And truth is that the package can be a completely differential element, as demonstrated by the case of Amazon and as shown by some success cases of some small startups. For example, Laconicum, a Spanish online cosmetics store, has made its packages an expression of its brand values. The store sells very special, unique cosmetics, and it does so in a neat way. Their packages are also cosmetic and do not arrive simply packaged in a cardboard box, but they do it in something they feel like opening.

Therefore, making a good package is not something that is only within reach of the big ones, but it is something that any e-commerce firm with a concern for the consumer can do and can achieve.
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Julio Alfonzo
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Importance of costumer service for e-commerce

Importance of costumer service for e-commerce



In e-commerce is equally important what happens before as what happens after the purchase. Before the consumer makes the final click that will cause the product they want to become a purchase, the brands have to pay special attention to a large list of items. The design of the web, the photos of the product, the comments of other consumers, how the prices of different products or services are presented. All these elements are crucial to convince the consumer and all of them have become the elements of manual that all the brands and all the companies take care of.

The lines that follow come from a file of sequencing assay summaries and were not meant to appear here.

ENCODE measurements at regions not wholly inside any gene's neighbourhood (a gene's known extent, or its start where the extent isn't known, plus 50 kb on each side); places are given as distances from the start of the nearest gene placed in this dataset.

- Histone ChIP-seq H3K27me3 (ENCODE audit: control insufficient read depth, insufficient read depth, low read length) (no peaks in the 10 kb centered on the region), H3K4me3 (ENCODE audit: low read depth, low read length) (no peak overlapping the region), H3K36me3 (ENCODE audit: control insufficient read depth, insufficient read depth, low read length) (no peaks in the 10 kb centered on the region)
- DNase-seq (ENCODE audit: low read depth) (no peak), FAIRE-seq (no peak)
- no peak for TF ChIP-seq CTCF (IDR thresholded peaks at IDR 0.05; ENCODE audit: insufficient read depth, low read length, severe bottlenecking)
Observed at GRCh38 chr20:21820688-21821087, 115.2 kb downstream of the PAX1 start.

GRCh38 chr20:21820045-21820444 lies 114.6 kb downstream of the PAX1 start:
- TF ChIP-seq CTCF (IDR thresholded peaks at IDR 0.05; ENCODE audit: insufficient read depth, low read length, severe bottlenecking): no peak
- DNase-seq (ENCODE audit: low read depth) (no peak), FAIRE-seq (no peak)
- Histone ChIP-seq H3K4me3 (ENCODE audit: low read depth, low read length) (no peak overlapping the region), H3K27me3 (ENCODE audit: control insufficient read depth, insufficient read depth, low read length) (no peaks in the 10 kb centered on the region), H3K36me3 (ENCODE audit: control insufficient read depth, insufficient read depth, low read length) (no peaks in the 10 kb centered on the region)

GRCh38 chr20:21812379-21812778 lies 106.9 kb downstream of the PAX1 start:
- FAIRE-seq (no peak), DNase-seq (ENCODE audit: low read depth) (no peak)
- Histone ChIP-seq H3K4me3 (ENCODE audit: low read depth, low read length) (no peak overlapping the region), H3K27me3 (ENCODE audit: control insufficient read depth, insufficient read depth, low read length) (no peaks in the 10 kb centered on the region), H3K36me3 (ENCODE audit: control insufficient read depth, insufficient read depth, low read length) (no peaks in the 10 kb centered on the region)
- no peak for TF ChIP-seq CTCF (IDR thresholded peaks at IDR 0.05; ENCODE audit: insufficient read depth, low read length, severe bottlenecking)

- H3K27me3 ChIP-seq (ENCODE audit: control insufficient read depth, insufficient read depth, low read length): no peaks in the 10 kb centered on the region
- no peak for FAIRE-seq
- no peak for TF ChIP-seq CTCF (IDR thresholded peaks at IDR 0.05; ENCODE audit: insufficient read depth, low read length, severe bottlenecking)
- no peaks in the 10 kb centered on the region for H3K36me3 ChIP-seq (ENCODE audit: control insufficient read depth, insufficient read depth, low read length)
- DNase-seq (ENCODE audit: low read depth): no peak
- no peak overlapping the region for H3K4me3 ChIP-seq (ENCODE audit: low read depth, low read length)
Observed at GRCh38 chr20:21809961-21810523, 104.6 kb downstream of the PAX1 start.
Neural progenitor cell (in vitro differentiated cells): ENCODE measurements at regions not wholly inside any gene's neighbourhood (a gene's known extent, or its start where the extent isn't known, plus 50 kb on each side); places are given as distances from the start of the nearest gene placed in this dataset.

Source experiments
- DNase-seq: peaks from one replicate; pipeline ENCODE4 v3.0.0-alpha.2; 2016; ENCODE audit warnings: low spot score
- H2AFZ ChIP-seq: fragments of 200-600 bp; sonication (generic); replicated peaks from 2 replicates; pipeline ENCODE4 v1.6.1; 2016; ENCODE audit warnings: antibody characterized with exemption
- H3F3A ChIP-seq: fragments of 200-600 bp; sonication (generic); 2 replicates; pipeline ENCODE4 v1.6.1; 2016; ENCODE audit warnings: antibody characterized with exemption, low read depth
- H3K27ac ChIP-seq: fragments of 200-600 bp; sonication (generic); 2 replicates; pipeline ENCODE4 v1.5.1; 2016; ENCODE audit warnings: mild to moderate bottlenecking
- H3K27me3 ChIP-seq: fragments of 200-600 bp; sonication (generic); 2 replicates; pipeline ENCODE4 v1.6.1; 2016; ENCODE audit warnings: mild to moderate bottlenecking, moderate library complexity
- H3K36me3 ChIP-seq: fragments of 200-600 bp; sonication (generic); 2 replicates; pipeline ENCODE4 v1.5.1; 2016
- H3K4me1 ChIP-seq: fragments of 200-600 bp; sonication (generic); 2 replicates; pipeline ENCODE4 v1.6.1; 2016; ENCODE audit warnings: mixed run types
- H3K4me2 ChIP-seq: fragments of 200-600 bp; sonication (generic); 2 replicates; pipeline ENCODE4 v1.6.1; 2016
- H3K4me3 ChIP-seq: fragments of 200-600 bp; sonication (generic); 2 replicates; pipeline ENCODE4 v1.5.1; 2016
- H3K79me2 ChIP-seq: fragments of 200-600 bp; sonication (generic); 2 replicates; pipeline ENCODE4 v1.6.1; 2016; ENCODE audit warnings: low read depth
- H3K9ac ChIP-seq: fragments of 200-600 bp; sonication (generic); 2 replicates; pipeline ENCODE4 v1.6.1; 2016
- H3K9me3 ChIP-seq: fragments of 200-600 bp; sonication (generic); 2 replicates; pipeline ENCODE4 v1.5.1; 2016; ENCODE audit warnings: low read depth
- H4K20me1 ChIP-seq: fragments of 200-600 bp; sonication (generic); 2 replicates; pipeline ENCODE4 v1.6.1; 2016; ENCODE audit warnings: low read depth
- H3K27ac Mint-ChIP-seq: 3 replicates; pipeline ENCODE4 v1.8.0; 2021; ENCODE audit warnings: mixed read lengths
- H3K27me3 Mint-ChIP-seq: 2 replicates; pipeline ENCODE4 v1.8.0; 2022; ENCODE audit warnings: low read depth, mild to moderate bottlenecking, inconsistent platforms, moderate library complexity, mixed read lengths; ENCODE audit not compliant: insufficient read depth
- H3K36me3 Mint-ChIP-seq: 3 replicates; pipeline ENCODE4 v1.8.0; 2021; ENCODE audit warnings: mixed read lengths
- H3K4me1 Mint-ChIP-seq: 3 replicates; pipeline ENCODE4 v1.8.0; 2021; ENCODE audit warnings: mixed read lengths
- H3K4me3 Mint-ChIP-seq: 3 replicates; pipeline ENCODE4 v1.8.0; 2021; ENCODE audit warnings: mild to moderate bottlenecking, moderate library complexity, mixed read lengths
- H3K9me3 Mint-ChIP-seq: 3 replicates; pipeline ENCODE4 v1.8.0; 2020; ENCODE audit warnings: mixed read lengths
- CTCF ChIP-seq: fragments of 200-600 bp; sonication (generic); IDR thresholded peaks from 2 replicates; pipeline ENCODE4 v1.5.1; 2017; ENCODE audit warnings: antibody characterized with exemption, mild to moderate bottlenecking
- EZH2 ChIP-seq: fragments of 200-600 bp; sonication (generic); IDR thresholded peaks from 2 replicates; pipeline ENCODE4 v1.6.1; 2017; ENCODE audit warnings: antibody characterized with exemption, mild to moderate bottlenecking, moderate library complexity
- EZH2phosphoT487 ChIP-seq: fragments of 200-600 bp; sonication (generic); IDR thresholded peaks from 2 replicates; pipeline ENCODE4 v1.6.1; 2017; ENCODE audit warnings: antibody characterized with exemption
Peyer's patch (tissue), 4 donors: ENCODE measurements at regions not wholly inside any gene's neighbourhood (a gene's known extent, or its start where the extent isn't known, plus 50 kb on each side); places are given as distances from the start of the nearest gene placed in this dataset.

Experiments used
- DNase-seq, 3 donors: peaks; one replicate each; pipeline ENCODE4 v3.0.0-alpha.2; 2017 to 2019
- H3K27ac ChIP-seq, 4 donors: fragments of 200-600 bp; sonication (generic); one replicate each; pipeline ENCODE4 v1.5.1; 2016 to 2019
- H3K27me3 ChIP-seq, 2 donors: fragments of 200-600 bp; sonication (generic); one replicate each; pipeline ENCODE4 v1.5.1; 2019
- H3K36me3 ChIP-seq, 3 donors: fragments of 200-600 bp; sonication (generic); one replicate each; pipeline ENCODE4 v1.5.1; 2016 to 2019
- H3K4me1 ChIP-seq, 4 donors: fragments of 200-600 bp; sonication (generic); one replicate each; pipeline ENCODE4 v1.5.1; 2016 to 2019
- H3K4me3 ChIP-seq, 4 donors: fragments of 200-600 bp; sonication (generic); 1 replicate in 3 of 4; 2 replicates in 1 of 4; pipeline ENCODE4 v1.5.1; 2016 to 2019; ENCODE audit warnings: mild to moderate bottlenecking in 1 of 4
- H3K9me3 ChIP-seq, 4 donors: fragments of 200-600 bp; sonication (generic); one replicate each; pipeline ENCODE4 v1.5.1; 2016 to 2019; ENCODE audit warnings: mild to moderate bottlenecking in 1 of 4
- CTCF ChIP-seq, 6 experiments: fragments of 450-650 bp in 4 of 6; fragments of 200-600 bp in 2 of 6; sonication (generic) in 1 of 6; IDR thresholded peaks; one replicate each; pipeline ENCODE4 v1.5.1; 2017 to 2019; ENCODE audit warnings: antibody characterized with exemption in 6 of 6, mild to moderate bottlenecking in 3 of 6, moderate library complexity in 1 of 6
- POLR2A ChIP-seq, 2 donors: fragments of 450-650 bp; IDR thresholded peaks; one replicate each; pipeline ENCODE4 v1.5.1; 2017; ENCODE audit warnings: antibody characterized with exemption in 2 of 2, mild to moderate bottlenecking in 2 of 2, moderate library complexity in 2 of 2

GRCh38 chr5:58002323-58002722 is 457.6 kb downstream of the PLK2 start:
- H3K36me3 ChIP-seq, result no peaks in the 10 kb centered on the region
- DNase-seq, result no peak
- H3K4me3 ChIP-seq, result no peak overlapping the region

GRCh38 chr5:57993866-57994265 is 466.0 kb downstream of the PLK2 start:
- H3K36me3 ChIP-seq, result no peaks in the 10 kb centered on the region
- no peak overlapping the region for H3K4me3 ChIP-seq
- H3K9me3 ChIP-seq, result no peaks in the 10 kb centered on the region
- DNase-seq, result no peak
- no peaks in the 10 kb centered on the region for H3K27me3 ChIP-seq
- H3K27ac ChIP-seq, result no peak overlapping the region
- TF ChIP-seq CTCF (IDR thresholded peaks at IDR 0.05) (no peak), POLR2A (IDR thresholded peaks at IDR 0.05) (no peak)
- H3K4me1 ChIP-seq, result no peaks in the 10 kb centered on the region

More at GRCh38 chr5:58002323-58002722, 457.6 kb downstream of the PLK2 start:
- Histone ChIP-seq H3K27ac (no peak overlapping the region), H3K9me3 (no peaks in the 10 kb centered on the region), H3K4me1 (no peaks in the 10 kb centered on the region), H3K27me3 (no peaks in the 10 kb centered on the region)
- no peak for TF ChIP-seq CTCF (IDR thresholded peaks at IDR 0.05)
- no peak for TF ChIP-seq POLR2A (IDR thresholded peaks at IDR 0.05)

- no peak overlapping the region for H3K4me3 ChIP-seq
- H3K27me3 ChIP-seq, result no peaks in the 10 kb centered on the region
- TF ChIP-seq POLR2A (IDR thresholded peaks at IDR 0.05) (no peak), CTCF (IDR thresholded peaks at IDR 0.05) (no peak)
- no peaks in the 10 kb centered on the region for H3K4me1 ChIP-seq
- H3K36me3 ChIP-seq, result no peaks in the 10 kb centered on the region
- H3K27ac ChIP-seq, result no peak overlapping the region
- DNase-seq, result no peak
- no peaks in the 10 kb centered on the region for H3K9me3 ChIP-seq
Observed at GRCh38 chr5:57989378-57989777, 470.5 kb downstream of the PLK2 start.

But the truth is that these are not all crucial elements and are not the only ones that brands should watch with falcon eyes. One of the trends in e-commerce is that of thinking that once the sale has been closed the work is already done. The consumer has bought, the product has been shipped and everything the seller has to do or should do is done. However, this reasoning is a mistake and only causes problems and failures in the relationship between consumers and brands. A good relationship between seller and buyer has to go further and has to cover many more aspects.

The customer service has to be good and has to be taken care of well beyond the time when the sale is closed and the concern of the brands has to focus on what happens also when the product is sold. Customer service has to be as effective before and after the sale, because that is the only way to gain consumer confidence and get it to repeat. If you want the sale not to be a matter of a lucky day, the brands have to be able to maintain quality standards that go beyond the moment they have made the money.

It doesn't matter that isn't the brand itself who delivers the product

One of the most frustrating experiences in terms of customer service in e-commerce is having problems with the delivery of the product and that the deliver company refers the consumer to talk with the logistics firm. The calls to the post office can be a response very close to reality (if the package does not arrive it is likely to be because of a problem with the logistics firm) but a blunder in terms of image issues and positive customer care is concerned. The customer service does not end because the product leaves the the brand and should not be considered finished until the consumer has it at home and is happy with their purchase. A good degree of satisfaction means that the company is also an intermediary in the delivery process and that it is concerned with the arriving of the products.

Likewise, the brand has to worry about the products arriving on time. Not only is it being there to solve the problems or to listen to the consumer who needs it, but also to ensure that the service will be as good as expected.